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Government-Owned Inventions; Availability for Licensing

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AGENCY:

National Institutes of Health, Public Health Service, HHS.

ACTION:

Notice.

SUMMARY:

The inventions listed below are owned by an agency of the U.S. Government and are available for licensing in the U.S. in accordance with 35 U.S.C. 207 to achieve expeditious commercialization of results of federally-funded research and development. Foreign patent applications are filed on selected inventions to extend market coverage for companies and may also be available for licensing.

ADDRESSES:

Licensing information and copies of the U.S. patent applications listed below may be obtained by writing to the indicated licensing contact at the Office of Technology Transfer, National Institutes of Health, 6011 Executive Boulevard, Suite 325, Rockville, Maryland 20852-3804; telephone: 301/496-7057; fax: 301/402-0220. A signed Confidential Disclosure Agreement will be required to receive copies of the patent applications.

Radiotracers for Imaging Cannabinoid Sub-Type1 (CB1) Receptor

Description of Technology: The present invention relates to novel radiolabeled compounds for imaging cannabinoid sub-type 1 (CB1) receptors in brains of mammals, particularly humans, using positron emission tomography (PET) or single photon emission computed tomography Start Printed Page 50831(SPECT). These radioligands can be used in clinical research, diagnostics, or drug discovery and development, in that, they permit understanding of the role of CB1 receptors in neuropsychiatric disorders such as Parkinson's disease, Huntington's disease, Alzheimer's disease, multiple sclerosis, depression, mood disorder, anxiety, schizophrenia, drug addiction, alcohol disorder, obesity and anorexia.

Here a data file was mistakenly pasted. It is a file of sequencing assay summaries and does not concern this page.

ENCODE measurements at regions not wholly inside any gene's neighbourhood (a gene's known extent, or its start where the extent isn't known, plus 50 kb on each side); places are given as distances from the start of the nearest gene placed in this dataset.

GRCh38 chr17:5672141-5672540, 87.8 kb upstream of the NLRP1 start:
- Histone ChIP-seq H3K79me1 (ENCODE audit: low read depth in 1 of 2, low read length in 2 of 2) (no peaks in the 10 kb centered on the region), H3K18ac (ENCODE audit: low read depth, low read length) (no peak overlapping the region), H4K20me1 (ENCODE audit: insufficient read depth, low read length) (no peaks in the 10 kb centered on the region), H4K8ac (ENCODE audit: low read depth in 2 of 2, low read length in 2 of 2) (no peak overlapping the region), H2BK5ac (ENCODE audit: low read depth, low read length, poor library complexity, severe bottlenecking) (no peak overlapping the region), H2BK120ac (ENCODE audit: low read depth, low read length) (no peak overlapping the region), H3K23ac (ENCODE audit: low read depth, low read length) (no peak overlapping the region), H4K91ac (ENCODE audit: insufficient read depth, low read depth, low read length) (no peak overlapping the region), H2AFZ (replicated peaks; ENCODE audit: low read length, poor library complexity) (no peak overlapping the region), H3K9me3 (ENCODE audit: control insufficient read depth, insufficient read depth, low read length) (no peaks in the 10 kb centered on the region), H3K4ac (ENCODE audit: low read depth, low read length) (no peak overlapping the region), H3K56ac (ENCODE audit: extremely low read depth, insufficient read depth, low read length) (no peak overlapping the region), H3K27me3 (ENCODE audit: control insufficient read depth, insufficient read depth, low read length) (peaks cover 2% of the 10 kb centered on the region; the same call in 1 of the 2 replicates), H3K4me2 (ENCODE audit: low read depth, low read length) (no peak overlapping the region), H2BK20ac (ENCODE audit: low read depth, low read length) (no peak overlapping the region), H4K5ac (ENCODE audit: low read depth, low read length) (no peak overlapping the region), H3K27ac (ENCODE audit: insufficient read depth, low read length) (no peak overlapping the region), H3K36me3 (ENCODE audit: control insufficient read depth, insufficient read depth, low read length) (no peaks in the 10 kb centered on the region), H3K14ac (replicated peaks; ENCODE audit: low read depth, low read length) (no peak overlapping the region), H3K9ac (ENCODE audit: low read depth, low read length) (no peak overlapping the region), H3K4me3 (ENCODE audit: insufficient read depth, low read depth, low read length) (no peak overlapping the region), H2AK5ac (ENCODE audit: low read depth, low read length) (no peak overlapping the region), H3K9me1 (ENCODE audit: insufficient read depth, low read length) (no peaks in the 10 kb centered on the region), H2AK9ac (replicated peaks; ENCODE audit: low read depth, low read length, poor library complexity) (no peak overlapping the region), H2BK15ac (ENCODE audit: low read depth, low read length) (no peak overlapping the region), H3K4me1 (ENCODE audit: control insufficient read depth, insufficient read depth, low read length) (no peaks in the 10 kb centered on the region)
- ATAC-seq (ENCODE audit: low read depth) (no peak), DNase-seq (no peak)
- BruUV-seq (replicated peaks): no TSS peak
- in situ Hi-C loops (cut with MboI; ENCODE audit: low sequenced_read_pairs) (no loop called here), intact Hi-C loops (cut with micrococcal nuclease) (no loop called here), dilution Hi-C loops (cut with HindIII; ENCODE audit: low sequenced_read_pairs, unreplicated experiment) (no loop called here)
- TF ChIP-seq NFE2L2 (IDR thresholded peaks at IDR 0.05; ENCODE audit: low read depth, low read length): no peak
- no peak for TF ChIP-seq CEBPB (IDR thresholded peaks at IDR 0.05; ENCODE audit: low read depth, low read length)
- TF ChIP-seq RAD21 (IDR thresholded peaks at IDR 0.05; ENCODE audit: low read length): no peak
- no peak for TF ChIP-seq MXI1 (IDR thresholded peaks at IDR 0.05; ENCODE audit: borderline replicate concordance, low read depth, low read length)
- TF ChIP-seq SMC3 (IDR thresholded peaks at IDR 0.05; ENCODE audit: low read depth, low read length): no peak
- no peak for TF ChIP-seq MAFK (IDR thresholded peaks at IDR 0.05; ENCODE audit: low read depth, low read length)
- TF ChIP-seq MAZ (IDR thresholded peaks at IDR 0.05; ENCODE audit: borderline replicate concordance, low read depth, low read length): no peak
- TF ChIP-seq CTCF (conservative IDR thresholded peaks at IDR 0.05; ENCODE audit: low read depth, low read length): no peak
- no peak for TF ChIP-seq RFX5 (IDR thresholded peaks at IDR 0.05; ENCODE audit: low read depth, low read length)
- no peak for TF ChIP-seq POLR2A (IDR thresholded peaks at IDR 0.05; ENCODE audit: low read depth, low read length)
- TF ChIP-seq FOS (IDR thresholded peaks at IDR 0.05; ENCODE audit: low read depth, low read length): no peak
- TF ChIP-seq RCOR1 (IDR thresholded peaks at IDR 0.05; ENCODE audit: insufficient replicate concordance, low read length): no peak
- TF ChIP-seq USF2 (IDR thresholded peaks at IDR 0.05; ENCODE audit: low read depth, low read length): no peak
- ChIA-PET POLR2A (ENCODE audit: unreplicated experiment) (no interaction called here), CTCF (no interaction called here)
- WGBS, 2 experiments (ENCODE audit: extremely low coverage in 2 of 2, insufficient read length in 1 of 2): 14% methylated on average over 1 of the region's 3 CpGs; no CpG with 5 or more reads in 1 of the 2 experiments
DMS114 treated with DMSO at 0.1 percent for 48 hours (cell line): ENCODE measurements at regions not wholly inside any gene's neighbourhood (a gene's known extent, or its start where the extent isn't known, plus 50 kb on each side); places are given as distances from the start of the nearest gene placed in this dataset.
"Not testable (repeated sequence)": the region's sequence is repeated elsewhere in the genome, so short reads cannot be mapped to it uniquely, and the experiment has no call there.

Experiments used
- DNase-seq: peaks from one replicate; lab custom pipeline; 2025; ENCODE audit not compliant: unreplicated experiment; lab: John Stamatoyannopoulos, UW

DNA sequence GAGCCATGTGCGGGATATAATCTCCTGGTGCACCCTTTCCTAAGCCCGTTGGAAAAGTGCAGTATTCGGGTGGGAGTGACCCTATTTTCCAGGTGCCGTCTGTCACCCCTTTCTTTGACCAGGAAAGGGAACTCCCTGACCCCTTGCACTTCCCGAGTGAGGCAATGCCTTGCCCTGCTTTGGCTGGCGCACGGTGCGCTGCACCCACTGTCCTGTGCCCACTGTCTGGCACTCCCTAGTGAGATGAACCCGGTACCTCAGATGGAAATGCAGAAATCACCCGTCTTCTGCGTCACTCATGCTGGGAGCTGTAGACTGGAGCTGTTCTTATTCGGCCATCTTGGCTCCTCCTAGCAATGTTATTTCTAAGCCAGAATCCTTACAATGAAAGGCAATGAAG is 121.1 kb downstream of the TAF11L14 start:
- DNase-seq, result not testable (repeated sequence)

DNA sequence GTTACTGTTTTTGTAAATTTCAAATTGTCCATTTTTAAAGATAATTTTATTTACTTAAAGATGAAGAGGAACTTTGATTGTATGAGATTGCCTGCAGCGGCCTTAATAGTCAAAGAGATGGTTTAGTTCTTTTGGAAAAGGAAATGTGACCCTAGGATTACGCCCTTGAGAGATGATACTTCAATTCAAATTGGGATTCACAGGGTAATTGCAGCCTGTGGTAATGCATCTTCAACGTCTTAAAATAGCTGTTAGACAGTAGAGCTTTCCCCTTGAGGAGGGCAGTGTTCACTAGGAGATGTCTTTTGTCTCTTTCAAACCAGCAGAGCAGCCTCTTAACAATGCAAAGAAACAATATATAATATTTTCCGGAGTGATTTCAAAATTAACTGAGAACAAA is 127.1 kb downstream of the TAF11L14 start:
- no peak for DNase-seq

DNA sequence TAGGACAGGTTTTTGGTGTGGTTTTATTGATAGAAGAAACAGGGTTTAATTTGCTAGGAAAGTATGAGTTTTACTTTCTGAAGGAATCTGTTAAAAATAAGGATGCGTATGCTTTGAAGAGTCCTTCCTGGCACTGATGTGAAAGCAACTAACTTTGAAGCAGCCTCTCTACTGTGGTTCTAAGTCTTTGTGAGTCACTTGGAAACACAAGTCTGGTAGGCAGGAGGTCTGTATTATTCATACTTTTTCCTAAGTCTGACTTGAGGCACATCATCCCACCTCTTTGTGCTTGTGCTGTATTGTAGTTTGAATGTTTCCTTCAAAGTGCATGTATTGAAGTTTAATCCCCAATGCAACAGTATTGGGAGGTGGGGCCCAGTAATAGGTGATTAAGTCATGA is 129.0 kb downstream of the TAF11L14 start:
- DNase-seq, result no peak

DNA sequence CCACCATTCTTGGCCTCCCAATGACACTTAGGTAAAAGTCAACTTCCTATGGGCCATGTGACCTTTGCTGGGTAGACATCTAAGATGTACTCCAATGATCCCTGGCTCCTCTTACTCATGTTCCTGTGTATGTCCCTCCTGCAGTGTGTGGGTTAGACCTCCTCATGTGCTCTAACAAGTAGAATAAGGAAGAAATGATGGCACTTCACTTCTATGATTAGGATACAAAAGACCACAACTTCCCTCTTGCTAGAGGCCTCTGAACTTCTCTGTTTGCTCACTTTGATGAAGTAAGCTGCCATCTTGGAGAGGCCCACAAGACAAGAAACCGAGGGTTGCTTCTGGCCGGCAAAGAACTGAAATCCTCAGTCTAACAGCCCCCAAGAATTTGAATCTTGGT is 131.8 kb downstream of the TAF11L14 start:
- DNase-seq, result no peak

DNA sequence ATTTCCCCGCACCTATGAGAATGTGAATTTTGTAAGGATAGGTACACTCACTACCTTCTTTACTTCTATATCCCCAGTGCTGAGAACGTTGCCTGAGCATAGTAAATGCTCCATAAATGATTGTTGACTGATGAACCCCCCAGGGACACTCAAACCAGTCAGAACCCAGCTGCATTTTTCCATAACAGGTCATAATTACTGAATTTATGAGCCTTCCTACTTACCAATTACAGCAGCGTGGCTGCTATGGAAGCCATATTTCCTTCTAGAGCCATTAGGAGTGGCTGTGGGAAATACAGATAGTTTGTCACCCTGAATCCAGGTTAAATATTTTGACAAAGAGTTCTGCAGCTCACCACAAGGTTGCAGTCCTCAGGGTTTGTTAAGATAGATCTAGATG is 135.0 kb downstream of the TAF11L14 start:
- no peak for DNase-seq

Applications:

  • In vivo imaging of CB1 receptor in mammals, particularly humans
  • Diagnostic imaging of CB1 receptors in subjects having a neurological, neuropsychiatric, neurodegenerative or other condition and treatment
  • Pharmaceutical composition
  • Diagnostic kits

Advantages: The principal radioligand under the claim is effective for imaging CB1 receptors in vivo with PET.

Development Status: Primary radioligand has been evaluated in non-human primates with PET.

Market: Radioligands may be useful for performing drug occupancy studies of CB1 receptors, and for neuropsychiatric studies and investigations with imaging techniques (e.g., PET or SPECT).